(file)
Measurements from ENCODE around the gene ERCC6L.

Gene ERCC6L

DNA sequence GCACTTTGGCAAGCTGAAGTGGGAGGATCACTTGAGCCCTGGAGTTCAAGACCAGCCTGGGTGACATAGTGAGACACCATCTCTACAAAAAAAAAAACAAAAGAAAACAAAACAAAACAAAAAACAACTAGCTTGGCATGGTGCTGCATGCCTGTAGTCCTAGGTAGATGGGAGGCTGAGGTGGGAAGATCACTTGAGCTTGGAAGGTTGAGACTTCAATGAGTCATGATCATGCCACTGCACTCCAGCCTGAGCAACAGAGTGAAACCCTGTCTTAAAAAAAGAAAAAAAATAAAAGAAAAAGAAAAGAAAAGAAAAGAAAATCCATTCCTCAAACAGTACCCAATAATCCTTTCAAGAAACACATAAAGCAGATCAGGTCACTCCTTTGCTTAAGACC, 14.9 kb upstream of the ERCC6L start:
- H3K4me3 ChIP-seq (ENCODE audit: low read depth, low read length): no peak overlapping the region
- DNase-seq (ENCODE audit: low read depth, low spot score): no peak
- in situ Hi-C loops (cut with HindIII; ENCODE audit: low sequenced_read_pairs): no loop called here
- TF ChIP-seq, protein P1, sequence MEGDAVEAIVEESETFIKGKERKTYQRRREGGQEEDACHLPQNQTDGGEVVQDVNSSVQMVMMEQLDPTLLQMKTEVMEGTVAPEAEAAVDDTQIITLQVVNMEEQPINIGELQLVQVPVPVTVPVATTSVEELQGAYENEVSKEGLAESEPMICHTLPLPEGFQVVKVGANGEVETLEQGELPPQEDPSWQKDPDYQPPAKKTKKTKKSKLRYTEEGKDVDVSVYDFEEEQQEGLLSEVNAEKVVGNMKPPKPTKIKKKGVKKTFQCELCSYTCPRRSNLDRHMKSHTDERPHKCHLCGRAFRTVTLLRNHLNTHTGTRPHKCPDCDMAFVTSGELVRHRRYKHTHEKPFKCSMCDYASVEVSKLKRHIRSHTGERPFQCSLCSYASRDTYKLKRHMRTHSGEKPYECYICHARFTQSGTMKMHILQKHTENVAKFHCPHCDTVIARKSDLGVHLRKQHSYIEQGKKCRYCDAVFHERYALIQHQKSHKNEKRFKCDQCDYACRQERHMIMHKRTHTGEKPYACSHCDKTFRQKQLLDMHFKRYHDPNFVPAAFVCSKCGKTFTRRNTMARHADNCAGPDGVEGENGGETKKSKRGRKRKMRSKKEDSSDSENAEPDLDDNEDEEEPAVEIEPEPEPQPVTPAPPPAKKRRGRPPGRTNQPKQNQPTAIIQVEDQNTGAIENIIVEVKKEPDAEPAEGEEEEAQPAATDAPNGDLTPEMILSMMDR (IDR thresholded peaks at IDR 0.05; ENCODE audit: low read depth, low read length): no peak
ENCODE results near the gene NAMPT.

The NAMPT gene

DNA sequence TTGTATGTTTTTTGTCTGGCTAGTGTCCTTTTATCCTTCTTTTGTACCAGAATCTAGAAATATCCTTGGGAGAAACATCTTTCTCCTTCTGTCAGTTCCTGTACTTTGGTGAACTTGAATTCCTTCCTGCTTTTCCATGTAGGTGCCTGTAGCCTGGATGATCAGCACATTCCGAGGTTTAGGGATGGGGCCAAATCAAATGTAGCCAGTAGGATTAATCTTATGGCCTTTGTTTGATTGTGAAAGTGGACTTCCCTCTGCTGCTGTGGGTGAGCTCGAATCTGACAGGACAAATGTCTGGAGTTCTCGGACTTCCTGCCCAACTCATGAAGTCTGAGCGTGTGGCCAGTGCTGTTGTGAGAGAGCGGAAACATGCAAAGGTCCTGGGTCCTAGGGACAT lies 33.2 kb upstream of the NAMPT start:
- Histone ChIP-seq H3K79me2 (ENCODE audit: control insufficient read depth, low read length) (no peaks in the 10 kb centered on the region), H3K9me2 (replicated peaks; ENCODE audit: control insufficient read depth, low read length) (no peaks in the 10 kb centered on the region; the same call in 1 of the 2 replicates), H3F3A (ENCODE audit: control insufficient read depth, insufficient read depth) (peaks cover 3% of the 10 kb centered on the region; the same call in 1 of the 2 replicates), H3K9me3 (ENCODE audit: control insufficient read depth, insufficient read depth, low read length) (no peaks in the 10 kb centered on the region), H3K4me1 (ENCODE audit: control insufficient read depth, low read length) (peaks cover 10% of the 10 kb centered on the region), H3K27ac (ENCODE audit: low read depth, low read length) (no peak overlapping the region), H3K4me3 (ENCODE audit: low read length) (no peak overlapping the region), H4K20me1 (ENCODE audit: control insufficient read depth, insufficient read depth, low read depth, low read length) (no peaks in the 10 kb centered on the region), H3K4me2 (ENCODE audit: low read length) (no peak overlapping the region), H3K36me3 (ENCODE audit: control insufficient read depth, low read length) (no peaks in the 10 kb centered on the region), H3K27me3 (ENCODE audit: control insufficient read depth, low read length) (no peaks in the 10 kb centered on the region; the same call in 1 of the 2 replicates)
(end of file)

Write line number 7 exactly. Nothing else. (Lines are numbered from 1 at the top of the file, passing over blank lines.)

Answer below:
- TF ChIP-seq, protein P1, sequence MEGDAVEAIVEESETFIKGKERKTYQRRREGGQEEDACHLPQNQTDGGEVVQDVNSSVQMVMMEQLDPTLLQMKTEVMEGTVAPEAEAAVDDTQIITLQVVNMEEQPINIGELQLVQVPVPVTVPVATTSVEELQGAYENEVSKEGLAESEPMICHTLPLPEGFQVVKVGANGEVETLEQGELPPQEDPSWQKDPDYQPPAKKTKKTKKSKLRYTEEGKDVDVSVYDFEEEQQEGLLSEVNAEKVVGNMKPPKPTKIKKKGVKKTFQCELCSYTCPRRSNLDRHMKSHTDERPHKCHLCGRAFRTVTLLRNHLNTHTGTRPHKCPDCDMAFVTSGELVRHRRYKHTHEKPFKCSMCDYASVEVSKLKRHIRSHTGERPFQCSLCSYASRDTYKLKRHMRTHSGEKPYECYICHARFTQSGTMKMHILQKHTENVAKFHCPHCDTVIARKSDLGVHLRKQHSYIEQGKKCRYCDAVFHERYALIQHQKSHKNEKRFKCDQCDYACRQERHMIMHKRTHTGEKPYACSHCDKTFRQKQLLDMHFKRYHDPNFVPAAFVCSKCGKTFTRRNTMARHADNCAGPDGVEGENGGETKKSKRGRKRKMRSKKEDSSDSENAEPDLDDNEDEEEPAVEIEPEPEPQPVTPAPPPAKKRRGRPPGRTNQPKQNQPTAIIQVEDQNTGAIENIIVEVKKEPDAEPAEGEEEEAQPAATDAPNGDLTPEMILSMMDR (IDR thresholded peaks at IDR 0.05; ENCODE audit: low read depth, low read length): no peak